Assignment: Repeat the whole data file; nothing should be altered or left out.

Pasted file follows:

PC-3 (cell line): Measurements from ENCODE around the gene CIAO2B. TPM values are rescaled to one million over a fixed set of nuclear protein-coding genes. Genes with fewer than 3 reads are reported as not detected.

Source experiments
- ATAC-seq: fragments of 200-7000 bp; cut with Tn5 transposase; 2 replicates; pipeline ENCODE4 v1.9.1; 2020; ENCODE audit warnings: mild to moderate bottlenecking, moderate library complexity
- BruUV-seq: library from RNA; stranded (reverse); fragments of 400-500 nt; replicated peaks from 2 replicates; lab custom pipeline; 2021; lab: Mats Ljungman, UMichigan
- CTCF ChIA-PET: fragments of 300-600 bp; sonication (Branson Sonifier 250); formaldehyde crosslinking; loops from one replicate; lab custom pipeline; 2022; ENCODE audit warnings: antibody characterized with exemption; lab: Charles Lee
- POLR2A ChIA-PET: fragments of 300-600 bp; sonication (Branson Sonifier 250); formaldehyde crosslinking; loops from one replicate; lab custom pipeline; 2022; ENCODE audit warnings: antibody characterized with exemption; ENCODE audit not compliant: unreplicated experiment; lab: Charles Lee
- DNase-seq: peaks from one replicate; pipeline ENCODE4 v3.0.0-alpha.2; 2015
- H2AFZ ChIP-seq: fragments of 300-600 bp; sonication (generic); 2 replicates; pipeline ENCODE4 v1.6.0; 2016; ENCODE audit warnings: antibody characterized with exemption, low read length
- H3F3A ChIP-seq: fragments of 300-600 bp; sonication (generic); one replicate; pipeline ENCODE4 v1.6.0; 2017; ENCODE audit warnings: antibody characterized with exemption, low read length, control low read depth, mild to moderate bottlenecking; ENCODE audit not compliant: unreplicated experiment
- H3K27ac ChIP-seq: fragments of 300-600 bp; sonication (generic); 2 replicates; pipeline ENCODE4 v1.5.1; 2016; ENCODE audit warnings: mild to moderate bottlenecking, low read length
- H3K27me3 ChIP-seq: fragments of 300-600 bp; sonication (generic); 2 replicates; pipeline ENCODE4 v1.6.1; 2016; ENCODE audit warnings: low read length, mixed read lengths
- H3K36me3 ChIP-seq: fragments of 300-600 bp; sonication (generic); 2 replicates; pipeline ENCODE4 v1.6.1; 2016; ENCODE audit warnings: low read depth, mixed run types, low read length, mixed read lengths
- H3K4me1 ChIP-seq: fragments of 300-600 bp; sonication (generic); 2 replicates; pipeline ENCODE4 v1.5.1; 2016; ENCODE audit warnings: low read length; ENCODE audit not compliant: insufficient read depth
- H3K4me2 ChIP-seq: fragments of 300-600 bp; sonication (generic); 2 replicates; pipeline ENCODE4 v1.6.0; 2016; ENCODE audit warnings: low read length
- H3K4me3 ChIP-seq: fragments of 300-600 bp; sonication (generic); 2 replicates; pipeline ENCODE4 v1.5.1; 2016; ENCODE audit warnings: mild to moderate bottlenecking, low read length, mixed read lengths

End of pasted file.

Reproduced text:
PC-3 (cell line): Measurements from ENCODE around the gene CIAO2B. TPM values are rescaled to one million over a fixed set of nuclear protein-coding genes. Genes with fewer than 3 reads are reported as not detected.

Source experiments
- ATAC-seq: fragments of 200-7000 bp; cut with Tn5 transposase; 2 replicates; pipeline ENCODE4 v1.9.1; 2020; ENCODE audit warnings: mild to moderate bottlenecking, moderate library complexity
- BruUV-seq: library from RNA; stranded (reverse); fragments of 400-500 nt; replicated peaks from 2 replicates; lab custom pipeline; 2021; lab: Mats Ljungman, UMichigan
- CTCF ChIA-PET: fragments of 300-600 bp; sonication (Branson Sonifier 250); formaldehyde crosslinking; loops from one replicate; lab custom pipeline; 2022; ENCODE audit warnings: antibody characterized with exemption; lab: Charles Lee
- POLR2A ChIA-PET: fragments of 300-600 bp; sonication (Branson Sonifier 250); formaldehyde crosslinking; loops from one replicate; lab custom pipeline; 2022; ENCODE audit warnings: antibody characterized with exemption; ENCODE audit not compliant: unreplicated experiment; lab: Charles Lee
- DNase-seq: peaks from one replicate; pipeline ENCODE4 v3.0.0-alpha.2; 2015
- H2AFZ ChIP-seq: fragments of 300-600 bp; sonication (generic); 2 replicates; pipeline ENCODE4 v1.6.0; 2016; ENCODE audit warnings: antibody characterized with exemption, low read length
- H3F3A ChIP-seq: fragments of 300-600 bp; sonication (generic); one replicate; pipeline ENCODE4 v1.6.0; 2017; ENCODE audit warnings: antibody characterized with exemption, low read length, control low read depth, mild to moderate bottlenecking; ENCODE audit not compliant: unreplicated experiment
- H3K27ac ChIP-seq: fragments of 300-600 bp; sonication (generic); 2 replicates; pipeline ENCODE4 v1.5.1; 2016; ENCODE audit warnings: mild to moderate bottlenecking, low read length
- H3K27me3 ChIP-seq: fragments of 300-600 bp; sonication (generic); 2 replicates; pipeline ENCODE4 v1.6.1; 2016; ENCODE audit warnings: low read length, mixed read lengths
- H3K36me3 ChIP-seq: fragments of 300-600 bp; sonication (generic); 2 replicates; pipeline ENCODE4 v1.6.1; 2016; ENCODE audit warnings: low read depth, mixed run types, low read length, mixed read lengths
- H3K4me1 ChIP-seq: fragments of 300-600 bp; sonication (generic); 2 replicates; pipeline ENCODE4 v1.5.1; 2016; ENCODE audit warnings: low read length; ENCODE audit not compliant: insufficient read depth
- H3K4me2 ChIP-seq: fragments of 300-600 bp; sonication (generic); 2 replicates; pipeline ENCODE4 v1.6.0; 2016; ENCODE audit warnings: low read length
- H3K4me3 ChIP-seq: fragments of 300-600 bp; sonication (generic); 2 replicates; pipeline ENCODE4 v1.5.1; 2016; ENCODE audit warnings: mild to moderate bottlenecking, low read length, mixed read lengths